Linear types is closely related to linear logic, where the idea of value consumption is introduced, meaning a value is only valid for one use. In the 90’s, this was found a neat way to represent finite resources which is very interesting for programming languages; this viewpoint is well explained here.
In practice, this whole idea builds on the rule a value of a linear type has to be used exactly once:
This consumption requirement is explicitly indicated with a linear function arrow:
⊸, also called lollipop. This is also what is used in the Tweag I/O GHC fork, which extends the type system to check for correct multiplicity when such arrows are used, in a backward compatible way. In my bachelor thesis we weren’t as clever and split the type universe into linear and non-linear counterparts and did checks this way, which made it much more difficult to use in practice since we couldn’t write functions compatible with both.
What do we gain?
This is actually all there is to it in the practical sense, but this simple concept has very nice consequences. Most of all, it creates a resource aware type system, which not only knows types of values but also number of uses; a linearly typed value is guaranteed to only have one reference to it at any time, duplication or ignoring will not compile.
For example, let’s imagine that we want to model arrays, including an update function:
since we do not know if there are other references to this array when we update it, we need to allocate fresh memory for this updated version. However, if we instead type it as
and only allow linear operations on the arrays, the type system guarantees us that there is only one reference to the incoming array, this one! That means we could implement destructive updates (change the allocated memory in-place) safely, which is splendid since it is both faster and does not require garbage collection since there is always only one reference to the array.
Relevance to streams
With effectful streams (which here refers to the streaming library), the stream elements perform effects in some monad, and access to old stream states can result in really wonky behaviour. Consider this example:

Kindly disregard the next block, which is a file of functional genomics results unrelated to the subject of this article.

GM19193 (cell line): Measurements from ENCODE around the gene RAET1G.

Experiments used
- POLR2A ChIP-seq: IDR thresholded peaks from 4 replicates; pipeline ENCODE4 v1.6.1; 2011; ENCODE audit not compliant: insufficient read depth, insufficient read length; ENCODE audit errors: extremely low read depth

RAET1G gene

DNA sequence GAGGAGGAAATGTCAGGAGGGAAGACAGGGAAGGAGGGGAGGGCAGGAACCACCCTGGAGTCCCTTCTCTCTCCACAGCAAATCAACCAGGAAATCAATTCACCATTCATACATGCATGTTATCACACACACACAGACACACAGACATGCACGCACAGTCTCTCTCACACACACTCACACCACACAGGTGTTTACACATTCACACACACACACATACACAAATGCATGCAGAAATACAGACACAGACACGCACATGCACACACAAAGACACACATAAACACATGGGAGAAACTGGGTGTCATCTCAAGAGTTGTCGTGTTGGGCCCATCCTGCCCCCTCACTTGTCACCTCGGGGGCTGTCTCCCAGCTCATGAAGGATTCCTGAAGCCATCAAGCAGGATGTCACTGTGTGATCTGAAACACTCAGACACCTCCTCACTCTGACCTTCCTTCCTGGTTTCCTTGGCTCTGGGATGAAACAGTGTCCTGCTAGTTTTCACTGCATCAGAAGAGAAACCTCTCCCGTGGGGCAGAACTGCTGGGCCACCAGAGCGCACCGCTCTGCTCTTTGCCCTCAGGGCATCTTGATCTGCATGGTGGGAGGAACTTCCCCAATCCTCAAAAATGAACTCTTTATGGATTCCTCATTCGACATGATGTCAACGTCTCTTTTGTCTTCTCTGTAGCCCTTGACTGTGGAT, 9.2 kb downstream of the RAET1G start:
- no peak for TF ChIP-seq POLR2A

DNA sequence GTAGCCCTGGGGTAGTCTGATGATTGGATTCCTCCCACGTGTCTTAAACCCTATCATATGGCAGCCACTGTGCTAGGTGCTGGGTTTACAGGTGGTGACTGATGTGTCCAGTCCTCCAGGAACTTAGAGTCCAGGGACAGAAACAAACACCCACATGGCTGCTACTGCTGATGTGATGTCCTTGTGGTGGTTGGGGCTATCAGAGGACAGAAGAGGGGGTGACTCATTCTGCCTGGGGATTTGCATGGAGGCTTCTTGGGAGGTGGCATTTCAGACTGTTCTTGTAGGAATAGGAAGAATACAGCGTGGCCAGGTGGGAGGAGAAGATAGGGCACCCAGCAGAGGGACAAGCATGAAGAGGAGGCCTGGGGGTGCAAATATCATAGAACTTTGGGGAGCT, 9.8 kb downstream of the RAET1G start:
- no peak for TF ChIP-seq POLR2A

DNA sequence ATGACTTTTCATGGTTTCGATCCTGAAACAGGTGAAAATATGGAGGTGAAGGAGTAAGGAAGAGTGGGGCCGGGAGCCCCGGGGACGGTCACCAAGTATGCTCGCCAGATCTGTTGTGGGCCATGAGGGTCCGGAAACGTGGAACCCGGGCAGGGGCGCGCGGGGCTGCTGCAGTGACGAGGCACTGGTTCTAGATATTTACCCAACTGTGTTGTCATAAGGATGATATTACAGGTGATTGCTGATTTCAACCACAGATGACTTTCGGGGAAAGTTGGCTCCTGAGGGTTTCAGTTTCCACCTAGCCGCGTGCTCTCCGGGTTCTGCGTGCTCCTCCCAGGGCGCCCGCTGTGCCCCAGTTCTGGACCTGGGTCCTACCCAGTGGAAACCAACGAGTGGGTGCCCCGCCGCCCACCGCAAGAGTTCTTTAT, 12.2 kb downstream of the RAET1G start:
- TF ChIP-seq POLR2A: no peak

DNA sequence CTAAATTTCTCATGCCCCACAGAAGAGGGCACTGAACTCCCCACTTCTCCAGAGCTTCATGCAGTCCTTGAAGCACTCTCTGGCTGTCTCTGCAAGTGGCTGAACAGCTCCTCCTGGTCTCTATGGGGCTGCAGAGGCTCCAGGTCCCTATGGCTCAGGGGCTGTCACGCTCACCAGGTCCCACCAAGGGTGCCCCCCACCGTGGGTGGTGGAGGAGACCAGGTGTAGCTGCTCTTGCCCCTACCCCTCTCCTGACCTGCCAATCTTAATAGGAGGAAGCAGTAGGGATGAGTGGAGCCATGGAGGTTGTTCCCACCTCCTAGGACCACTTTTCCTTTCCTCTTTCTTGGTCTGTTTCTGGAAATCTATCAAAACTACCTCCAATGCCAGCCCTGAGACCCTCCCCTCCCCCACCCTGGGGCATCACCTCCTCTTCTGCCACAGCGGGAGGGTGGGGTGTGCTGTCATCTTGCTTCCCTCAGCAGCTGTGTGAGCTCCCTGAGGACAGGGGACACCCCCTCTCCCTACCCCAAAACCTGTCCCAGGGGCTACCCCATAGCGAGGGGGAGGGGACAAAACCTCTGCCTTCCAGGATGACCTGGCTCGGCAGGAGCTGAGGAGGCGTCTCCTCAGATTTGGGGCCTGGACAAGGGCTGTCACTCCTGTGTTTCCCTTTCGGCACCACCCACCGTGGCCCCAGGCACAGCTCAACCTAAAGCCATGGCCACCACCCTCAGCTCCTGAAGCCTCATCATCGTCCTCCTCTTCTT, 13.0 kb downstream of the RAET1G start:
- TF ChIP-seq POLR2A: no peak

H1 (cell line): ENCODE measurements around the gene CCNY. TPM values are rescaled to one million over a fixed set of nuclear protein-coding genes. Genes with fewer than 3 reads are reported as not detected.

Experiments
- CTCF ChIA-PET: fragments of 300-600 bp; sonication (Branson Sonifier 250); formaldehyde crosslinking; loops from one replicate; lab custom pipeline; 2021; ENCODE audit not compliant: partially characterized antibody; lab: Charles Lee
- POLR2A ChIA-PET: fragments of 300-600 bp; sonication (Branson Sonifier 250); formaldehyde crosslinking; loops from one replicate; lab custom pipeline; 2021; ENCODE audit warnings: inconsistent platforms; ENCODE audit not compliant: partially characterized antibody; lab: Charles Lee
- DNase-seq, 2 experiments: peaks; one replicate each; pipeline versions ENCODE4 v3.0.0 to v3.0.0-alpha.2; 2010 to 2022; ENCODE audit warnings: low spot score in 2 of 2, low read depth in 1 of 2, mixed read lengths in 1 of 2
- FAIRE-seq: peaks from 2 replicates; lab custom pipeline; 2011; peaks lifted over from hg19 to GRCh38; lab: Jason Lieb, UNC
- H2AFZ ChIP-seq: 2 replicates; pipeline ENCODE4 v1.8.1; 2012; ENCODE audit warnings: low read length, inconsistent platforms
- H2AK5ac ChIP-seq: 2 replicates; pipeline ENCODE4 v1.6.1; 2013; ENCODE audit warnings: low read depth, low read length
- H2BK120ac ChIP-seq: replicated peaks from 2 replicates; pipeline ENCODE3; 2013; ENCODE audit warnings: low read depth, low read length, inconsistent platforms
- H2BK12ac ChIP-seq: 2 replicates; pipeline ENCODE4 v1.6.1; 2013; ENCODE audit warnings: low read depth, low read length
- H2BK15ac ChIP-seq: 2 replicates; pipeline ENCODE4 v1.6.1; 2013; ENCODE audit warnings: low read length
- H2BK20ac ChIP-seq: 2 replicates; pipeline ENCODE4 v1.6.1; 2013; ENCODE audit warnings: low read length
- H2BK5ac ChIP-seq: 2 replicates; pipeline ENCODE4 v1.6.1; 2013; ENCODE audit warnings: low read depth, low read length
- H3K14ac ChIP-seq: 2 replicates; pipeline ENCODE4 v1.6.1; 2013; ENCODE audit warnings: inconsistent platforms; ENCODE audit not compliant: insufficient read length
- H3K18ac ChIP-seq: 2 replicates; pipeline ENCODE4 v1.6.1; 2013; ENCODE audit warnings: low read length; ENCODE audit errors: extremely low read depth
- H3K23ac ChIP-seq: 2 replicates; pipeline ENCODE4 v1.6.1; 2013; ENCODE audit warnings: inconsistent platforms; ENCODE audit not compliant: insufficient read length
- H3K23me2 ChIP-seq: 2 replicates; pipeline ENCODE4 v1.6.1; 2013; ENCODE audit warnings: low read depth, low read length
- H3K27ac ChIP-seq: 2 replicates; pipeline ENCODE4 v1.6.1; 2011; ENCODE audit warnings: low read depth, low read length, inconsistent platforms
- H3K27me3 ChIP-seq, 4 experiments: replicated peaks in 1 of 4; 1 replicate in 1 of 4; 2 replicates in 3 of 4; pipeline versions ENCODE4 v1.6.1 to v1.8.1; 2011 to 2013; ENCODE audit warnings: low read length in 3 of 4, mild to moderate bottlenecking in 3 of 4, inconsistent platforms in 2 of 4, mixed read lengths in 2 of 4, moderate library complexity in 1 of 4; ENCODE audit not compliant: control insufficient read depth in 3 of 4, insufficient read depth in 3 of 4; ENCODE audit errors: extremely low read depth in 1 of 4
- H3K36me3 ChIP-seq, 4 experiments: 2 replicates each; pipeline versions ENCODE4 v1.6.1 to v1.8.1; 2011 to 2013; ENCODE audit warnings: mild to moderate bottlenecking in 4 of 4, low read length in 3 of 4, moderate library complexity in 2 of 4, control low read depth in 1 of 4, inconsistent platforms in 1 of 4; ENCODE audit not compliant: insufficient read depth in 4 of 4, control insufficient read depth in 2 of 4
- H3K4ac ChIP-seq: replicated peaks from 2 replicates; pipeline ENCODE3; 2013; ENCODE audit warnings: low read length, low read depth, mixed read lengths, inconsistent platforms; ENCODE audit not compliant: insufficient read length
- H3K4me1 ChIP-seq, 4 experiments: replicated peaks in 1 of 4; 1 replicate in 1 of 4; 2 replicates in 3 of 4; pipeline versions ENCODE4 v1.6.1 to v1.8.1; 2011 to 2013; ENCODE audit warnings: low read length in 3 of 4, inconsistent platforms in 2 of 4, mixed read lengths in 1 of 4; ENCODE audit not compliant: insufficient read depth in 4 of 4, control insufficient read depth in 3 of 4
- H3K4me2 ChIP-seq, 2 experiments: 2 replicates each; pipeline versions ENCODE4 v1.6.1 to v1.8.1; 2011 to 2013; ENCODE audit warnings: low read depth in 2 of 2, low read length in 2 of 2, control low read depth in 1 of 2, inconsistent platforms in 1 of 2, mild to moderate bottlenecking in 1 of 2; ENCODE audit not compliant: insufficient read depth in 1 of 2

Yikes! The point of a strong type system is to get rid of pesky runtime errors, but the streaming library makes it possible (even though we can mostly blame it on
The underlying problem is that old stream references repeat their monadic action when called, meaning that any action can be repeated again, leading to almost arbitrary results if one is not careful. This is not limited to IO, but applies to any monadic action! This means that whatever you can do with a monad,
streaming could repeat where you least expect it. How could we eliminate this problem?
With linear types of course! This is a perfect example of where non-linearity can lead to errors, even in a setting as strict as Haskell, if one is not careful. If the
streaming combinators would return linear stream references, errors like this would be caught at compile time; coincidentally this is exactly what I will be doing for the rest of the summer!
Further example of vulnerability
The example from above can be modified to read the whole file, from a stream only containing two lines. This is because the monadic action at the head of
s reads a line from that file, and since we didn’t close the file handle (by calling
next again on
s') we can keep grabbing lines by repeating that action.